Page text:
John Steinbeck, Grapes of Wrath

I am currently reading this book and am really struck by how relevant and contemporary the issues of U.S.A in the 1930’s are to today. Migrant work, police brutality, and unfortunate barriers in socioeconomic status. I think about access a lot in my own work: access to beauty, access to luxury, what that looks like and how it manifests. So I am really pleased with the timing of reading this classic for the first time right now.

Jeanette Walls, Glass Castle

I read this book during quarantine and loved it. I had already read and loved Half Broke Horses, the “first” book in her family’s life story. It was a safe read for me during a really emotionally tumultuous time. I knew I already liked her writing and found comfort in the strength and resiliency of the family members. Like Grapes of Wrath, this story is also about poverty in America.

Tools for Titans, compiled by Tim Ferriss

This book might fall under the guilty pleasure or unexpected category for me. It is a collection of short interviews with “successful” people about their daily habits, diet, exercise routines, etc. I have a secret fascination with business, stories of perseverance and what it takes to be mentally strong. Most of the people interviewed in this collection are extremely successful in some capacity – business, investing etc. While I do think that certain aspects of the American Dream are a lie (generational wealth), I still am really interested in the roles of risk taking, flexibility, and decision making in one’s life. Being raised by an immigrant has really put these ideas under a magnifying glass for me and probably explains my first two picks for books!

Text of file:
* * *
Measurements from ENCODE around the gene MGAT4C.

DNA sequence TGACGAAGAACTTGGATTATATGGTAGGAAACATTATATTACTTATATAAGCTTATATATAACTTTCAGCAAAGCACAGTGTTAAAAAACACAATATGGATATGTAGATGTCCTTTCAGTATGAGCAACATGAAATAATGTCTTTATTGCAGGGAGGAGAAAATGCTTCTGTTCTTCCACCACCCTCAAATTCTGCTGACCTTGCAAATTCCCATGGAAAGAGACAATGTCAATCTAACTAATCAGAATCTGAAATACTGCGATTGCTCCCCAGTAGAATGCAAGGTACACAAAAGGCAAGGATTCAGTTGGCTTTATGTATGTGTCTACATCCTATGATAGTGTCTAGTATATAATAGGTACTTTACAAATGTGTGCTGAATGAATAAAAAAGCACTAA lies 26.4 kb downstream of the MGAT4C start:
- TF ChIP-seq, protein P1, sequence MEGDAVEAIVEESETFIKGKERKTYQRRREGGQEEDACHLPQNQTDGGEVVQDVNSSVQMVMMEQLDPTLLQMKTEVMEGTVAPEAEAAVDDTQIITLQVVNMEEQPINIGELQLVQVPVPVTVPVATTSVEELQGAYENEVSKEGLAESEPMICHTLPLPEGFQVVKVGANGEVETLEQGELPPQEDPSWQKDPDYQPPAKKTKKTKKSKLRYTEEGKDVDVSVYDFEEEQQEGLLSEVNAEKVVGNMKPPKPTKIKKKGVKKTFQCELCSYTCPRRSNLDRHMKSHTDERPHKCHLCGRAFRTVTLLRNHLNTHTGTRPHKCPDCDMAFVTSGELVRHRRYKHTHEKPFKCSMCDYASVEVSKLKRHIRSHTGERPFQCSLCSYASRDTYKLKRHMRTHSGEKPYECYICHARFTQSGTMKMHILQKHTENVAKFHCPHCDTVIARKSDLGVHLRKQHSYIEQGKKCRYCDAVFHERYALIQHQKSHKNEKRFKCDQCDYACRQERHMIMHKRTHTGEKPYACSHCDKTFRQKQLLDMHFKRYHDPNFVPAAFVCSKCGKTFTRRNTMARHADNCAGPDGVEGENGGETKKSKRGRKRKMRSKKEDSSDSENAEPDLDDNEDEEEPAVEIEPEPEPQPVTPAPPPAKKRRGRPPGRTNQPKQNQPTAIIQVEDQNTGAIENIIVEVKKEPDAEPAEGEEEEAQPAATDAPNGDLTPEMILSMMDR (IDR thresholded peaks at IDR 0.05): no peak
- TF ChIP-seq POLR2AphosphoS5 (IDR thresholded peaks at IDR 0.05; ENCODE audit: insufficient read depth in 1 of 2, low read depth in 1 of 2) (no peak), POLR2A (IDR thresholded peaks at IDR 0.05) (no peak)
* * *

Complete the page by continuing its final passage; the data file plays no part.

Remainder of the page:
Martha Graham – writings on creativity

This snippet is similar to what I admire about Alex Da Corte’s relationship to being a creative person. We have to constantly reevaluate and let our thoughts and ideas run through us, constantly asking questions of the world we inhabit. Martha Graham and Twyla Tharp readings are often a part of my teaching, and I always encourage students to ask themselves what is unique, interesting, weird about themselves, because ultimately, that is what will make their work interesting – their world view. In a really reductive way, what does it mean to be a person in the world? How do you process that visually?
PLAYLIST